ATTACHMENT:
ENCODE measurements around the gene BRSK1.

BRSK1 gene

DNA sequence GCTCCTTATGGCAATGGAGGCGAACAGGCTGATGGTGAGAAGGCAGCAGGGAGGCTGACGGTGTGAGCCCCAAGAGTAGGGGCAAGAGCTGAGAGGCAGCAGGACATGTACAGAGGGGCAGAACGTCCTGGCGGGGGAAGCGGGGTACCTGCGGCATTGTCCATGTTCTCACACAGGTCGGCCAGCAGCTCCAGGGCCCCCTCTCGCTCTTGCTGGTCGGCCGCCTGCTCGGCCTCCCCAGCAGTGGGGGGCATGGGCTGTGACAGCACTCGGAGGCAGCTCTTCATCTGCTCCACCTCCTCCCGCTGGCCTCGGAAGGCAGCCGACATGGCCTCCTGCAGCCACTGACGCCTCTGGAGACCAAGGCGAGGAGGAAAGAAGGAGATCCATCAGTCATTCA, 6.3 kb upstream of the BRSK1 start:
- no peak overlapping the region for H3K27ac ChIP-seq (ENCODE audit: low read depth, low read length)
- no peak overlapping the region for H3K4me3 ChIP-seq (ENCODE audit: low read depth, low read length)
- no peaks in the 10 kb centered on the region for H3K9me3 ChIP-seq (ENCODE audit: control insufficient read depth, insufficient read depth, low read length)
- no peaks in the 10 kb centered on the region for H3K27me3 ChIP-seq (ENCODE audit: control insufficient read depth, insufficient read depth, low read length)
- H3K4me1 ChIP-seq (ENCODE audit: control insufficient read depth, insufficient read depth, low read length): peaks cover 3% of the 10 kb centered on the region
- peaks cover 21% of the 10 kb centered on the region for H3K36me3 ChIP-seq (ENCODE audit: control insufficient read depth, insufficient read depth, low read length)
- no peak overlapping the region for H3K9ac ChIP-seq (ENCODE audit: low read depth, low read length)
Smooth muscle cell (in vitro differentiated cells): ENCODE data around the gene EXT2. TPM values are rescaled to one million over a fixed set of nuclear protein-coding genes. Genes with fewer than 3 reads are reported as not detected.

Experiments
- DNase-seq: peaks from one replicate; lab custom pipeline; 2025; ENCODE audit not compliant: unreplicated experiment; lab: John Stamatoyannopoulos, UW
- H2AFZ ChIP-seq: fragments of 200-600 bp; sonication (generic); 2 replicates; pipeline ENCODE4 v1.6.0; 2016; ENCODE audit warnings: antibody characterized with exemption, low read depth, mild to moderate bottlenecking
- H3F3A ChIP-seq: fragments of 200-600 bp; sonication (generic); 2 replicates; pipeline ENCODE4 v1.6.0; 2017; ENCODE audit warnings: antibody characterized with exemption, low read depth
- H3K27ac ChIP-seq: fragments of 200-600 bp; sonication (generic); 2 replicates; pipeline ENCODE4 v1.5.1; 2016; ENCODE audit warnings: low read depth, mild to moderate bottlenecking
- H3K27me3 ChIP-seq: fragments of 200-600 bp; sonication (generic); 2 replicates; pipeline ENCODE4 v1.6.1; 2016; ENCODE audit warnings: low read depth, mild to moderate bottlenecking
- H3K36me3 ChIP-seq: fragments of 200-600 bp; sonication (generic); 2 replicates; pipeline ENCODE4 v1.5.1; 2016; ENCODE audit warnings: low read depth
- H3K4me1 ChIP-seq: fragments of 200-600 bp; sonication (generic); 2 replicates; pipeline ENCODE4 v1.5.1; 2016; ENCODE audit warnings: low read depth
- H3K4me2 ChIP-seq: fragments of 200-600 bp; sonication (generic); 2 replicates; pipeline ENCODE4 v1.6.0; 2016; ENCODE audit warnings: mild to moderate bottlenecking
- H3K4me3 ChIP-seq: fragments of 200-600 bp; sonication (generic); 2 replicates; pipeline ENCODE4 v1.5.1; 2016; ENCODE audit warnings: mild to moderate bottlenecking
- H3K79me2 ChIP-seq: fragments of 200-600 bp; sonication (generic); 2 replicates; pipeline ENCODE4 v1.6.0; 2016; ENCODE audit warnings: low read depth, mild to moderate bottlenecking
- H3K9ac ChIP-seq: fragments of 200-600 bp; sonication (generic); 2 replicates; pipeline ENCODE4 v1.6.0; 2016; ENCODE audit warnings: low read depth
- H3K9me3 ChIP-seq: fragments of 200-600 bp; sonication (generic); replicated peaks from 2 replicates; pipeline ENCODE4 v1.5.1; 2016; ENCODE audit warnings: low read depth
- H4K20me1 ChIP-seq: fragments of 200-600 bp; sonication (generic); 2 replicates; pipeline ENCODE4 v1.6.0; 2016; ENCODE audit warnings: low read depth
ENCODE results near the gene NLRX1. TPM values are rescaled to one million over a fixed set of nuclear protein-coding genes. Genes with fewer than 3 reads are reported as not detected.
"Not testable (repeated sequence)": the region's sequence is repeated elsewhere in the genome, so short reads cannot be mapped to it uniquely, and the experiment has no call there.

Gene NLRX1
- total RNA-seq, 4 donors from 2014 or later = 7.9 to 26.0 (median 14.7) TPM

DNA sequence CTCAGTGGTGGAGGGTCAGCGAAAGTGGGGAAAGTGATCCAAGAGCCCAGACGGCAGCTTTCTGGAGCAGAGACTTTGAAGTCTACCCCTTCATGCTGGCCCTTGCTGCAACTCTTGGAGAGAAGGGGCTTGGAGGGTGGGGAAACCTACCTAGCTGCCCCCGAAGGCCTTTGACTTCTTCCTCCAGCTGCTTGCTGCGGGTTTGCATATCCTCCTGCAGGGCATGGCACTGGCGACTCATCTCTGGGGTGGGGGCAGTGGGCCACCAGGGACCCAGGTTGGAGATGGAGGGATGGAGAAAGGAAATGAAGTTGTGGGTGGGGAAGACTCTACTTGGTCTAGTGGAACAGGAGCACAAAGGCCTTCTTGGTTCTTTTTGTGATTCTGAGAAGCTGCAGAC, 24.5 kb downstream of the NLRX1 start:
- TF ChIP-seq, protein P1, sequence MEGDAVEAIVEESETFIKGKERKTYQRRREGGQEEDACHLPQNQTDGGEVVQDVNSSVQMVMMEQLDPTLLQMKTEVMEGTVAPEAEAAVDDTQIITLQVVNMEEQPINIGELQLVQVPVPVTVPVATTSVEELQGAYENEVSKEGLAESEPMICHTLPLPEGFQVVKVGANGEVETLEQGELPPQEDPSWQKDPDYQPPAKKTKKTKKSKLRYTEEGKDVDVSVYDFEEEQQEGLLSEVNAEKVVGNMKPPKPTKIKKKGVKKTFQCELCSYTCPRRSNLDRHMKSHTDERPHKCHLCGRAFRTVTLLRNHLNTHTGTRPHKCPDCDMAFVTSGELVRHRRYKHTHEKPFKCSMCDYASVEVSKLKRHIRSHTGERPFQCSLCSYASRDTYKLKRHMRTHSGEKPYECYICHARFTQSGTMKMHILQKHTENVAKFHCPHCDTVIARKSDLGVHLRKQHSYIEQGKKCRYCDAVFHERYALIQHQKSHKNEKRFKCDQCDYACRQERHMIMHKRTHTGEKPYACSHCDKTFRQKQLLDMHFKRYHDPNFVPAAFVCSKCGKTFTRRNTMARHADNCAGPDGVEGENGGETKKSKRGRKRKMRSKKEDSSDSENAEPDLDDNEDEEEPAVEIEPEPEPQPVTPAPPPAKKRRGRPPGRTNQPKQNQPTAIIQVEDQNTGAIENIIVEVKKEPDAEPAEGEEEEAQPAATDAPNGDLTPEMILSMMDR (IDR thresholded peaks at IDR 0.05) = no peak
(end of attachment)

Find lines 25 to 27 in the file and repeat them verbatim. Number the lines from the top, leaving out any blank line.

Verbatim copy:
- H4K20me1 ChIP-seq: fragments of 200-600 bp; sonication (generic); 2 replicates; pipeline ENCODE4 v1.6.0; 2016; ENCODE audit warnings: low read depth
ENCODE results near the gene NLRX1. TPM values are rescaled to one million over a fixed set of nuclear protein-coding genes. Genes with fewer than 3 reads are reported as not detected.
"Not testable (repeated sequence)": the region's sequence is repeated elsewhere in the genome, so short reads cannot be mapped to it uniquely, and the experiment has no call there.